A warm evocation of a quirky life and exuberant times.

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ARBITRARY STUPID GOAL

Candid recollections of growing up in Greenwich Village in the 1980s.

Graphic designer, illustrator, and memoirist Shopsin (Mumbai New York Scranton, 2013, etc.) continues her life story in a chronicle constructed of terse paragraphs, whimsical graphics, and family photographs. The author, her twin sister, and three brothers ranged freely in the neighborhood around Morton Street, where her parents—her irascible father, Kenny, a cook, and gentle mother, Eve—owned The Store, a grocery, later turned into a restaurant that attracted celebrities such as John Belushi, Calvin Trillin (he paid in cookbooks), poet Joseph Brodsky, John F. Kennedy Jr., handsome in Lycra bike shorts, and a host of models, rock stars, and athletes. Good customers got a set of keys so they could go to the store any time it was closed, write down what they took, and pay later. Born in 1979, the year the schoolboy Etan Patz disappeared, Shopsin was hardly overprotected. “The city may have been more dangerous,” she writes, “but it was a less hostile place. Everyone knew each other.” Still, she witnessed blacks beaten up by a gang of boys, drug addicts sleeping in doorways, and homeless people living in playgrounds. “It is easy to cite the bad in the filthy chaos of New York before luxury condos,” she writes. “It is harder to express the spirit, life, and community that the chaos and inefficiency bred.” The author succeeds admirably in expressing that spirit, largely through sharp, loving portraits of two brash, irreverent, opinionated men: her father, who summarily banned certain customers from his restaurant, and his best friend Willy, superintendent of an apartment building, occasional nightclub singer, flagrant womanizer, and scam artist. Shopsin adored them both. It was her father who came up with the phrase “Arbitrary Stupid Goal” to describe his “guiding belief”: “A goal that isn’t too important makes you live in the moment, and still gives you a driving force” that allows you “to find ecstasy in the small things, the unexpected, and the everyday.”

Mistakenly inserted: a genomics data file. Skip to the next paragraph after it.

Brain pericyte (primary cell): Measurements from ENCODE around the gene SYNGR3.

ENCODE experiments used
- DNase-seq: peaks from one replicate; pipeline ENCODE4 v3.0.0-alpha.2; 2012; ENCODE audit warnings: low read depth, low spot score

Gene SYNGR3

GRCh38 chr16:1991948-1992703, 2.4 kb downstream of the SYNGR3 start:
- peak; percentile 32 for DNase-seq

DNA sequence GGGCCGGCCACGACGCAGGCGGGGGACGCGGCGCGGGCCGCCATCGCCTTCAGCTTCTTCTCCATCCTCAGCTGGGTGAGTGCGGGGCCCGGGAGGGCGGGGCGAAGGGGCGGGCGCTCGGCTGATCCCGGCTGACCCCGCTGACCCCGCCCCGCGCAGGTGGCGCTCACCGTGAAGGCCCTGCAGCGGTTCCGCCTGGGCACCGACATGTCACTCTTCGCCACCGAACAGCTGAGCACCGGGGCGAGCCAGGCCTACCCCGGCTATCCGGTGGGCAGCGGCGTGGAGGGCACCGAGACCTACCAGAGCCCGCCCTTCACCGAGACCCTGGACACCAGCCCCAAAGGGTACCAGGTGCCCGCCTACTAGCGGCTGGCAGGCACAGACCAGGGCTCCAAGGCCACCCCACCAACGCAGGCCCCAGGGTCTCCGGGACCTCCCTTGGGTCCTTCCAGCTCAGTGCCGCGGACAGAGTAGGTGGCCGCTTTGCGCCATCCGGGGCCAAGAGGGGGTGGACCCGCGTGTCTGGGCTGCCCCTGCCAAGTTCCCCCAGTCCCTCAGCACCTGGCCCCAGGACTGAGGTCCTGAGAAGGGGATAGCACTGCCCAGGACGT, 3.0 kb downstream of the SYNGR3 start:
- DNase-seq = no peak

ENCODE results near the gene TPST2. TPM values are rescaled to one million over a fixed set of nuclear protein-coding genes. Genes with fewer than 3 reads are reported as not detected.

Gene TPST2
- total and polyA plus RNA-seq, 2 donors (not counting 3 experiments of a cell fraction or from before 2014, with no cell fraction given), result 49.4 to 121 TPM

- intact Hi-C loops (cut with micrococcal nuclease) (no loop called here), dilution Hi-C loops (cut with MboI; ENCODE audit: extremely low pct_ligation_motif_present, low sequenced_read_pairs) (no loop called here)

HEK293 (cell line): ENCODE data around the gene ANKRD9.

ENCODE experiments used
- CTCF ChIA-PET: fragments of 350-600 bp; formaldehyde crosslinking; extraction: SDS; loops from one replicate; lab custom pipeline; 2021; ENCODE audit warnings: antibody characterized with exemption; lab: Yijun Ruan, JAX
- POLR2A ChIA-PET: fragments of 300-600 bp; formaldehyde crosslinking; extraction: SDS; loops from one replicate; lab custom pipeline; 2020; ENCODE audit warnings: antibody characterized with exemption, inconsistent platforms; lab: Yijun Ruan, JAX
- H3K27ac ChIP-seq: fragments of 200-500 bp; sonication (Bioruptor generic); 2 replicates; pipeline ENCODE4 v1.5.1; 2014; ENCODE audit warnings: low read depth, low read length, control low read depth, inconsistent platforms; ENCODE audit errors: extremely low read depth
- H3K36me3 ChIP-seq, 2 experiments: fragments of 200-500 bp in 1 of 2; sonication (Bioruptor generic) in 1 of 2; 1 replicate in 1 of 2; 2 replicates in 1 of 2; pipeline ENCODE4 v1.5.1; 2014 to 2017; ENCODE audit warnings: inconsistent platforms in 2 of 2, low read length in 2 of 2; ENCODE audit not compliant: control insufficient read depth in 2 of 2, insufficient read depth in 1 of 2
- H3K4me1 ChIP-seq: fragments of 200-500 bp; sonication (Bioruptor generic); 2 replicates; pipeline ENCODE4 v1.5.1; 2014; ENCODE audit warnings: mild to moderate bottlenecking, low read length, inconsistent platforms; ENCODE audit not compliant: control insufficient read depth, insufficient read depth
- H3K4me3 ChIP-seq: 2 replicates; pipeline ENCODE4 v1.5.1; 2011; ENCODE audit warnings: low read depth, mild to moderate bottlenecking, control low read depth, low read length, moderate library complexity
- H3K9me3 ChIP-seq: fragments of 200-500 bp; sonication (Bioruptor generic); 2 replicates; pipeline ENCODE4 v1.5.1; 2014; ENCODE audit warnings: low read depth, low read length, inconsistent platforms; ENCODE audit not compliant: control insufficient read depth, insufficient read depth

A warm evocation of a quirky life and exuberant times.

Pub Date: July 18, 2017

ISBN: 978-0-374-10586-0

Page Count: 336

Publisher: Farrar, Straus and Giroux

Review Posted Online: April 23, 2017

Kirkus Reviews Issue: May 15, 2017

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Doyle offers another lucid, inspiring chronicle of female empowerment and the rewards of self-awareness and renewal.

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  • New York Times Bestseller

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UNTAMED

More life reflections from the bestselling author on themes of societal captivity and the catharsis of personal freedom.